Many Americans believe that the top one percent is responsible for the rising tide of inequality in America, which is swamping and drowning the other 99 percent. Professor Emmanuel Saez of the University of California at Berkeley says that they are wrong. The top one percent is not the problem, he says.
The top 0.1 percent is the problem.
In a report that he issued in March (summary here), Prof. Saez examined wealth and income in America during the past century. He found that wealth inequality is back to where it was in the 1920s, just before the Great Depression. And since this trend started in 1977, the only group that has taken a rising share of national wealth is not the top one percent, but rather the top 0.1 percent: the 15,000 richest Americans.
(Oh, top 0.9 percent not in the 0.1 percent, how we weep for thee!)
In 1960, the top 0.1 percent had less than 8 percent of our national wealth. Now it's 22 percent, and rising. Those who have a net worth of $20 million or more now own almost a quarter of everything that one can own in America.
Folks who are in the bottom half of that one percent, the mere multi-millionaires ($4 million and up), actually have seen their share of wealth decline. A little higher, between the top 0.1 percent and the top 0.5 percent, the share of wealth has been flat. The share of the top 0.1 percent, though, has more than doubled. And the share of the super-super-super rich, the top 0.01 percent, has more than quadrupled, from two percent in 1977 to over 11 percent today.
As for the Forbes 400, their share of national wealth has risen from one percent in 1983, when Forbes started the list, to over three percent last year. If that percentage keeps tripling every 30 years, then a century from now, in the year 2114, 400 Americans will own everything.
Which stinks. Unless you are one of those 400, I guess.
And what about just plain folks? How have they been doing? For the bottom 90 percent, since the late 1980s, the value of home equity has crashed. The value of small businesses has crashed. The value of liquid assets -- cash, stocks and bonds minus auto and credit card debt -- has been wiped out entirely. The only form of middle class wealth that has sustained itself is pensions/401(k)s, and more than a quarter of all American workers don't have one.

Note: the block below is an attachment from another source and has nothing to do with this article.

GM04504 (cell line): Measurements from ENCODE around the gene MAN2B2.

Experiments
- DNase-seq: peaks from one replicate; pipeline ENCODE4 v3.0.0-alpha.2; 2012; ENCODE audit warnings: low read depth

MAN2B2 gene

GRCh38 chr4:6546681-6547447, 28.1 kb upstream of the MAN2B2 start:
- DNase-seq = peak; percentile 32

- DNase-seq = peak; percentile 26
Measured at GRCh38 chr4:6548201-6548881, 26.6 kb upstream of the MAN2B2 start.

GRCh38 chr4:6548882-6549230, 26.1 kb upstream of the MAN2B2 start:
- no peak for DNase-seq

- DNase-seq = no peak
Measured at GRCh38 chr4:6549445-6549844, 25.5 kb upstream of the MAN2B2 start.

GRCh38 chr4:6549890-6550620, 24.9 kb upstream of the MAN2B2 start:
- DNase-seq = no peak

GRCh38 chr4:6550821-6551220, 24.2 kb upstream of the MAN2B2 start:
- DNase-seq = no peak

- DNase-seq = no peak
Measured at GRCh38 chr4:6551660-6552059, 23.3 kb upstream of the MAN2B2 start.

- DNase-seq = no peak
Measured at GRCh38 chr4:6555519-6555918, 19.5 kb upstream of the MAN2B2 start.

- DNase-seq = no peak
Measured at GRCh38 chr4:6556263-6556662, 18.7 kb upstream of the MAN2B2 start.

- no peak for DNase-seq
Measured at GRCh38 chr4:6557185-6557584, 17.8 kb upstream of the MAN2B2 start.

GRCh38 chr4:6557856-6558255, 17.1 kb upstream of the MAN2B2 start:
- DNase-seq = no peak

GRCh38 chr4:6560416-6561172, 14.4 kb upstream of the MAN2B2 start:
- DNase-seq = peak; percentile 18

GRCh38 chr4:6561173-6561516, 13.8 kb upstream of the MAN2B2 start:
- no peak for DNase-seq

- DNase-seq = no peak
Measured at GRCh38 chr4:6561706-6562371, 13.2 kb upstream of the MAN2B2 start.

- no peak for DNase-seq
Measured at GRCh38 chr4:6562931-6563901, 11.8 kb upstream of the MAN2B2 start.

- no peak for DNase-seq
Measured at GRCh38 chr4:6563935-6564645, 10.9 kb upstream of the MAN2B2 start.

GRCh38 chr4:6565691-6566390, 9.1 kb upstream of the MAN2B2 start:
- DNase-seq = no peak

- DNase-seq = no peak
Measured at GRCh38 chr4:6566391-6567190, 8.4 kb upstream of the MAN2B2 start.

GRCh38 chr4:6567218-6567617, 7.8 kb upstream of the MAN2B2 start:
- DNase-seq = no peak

In a vain effort to pay all those credit card bills, the bottom 90 percent in America had to spend more than they earned during every single year from 1997 to 2008, until the credit wipeout during the Great Recession made that impossible. And as a result, their share of national wealth has dropped from over 35 percent to barely 25 percent.
And the bottom 50 percent? They have a net worth of zero. Zilch.
Since America seems to have forgotten about the principle of progressive taxation, the rich now enjoy a return of six percent on their investments, after taxes. That means that anyone who works for a living has to get a six percent wage increase each year, just to stay even with the rich. Good luck with that, buddy.
In America, in sum, the rich get richer, and the poor get poorer.
And during my entire adult life, all that our political system has ever done has been to grease the skids. As we hurtle down, down, down toward an America -- if you can call it that -- where a tiny group of people own everything, and everyone else is a slave to wages and debt. Middle-class America, we bid you adieu. Farewell. So long. Good-bye. Cheerio, and pip-pip. Hasta la vista, ciao, and have a great day.
Our equal society -- black and white, men and women, young and old, English-speaking and Spanish-speaking, and now straight and gay -- our equal society is what made America famous. A light unto the nations. And year after year, that light of equality gets dimmer and dimmer.
We can rekindle it. Or we can let it flicker and die.
It's up to you. It's up to us.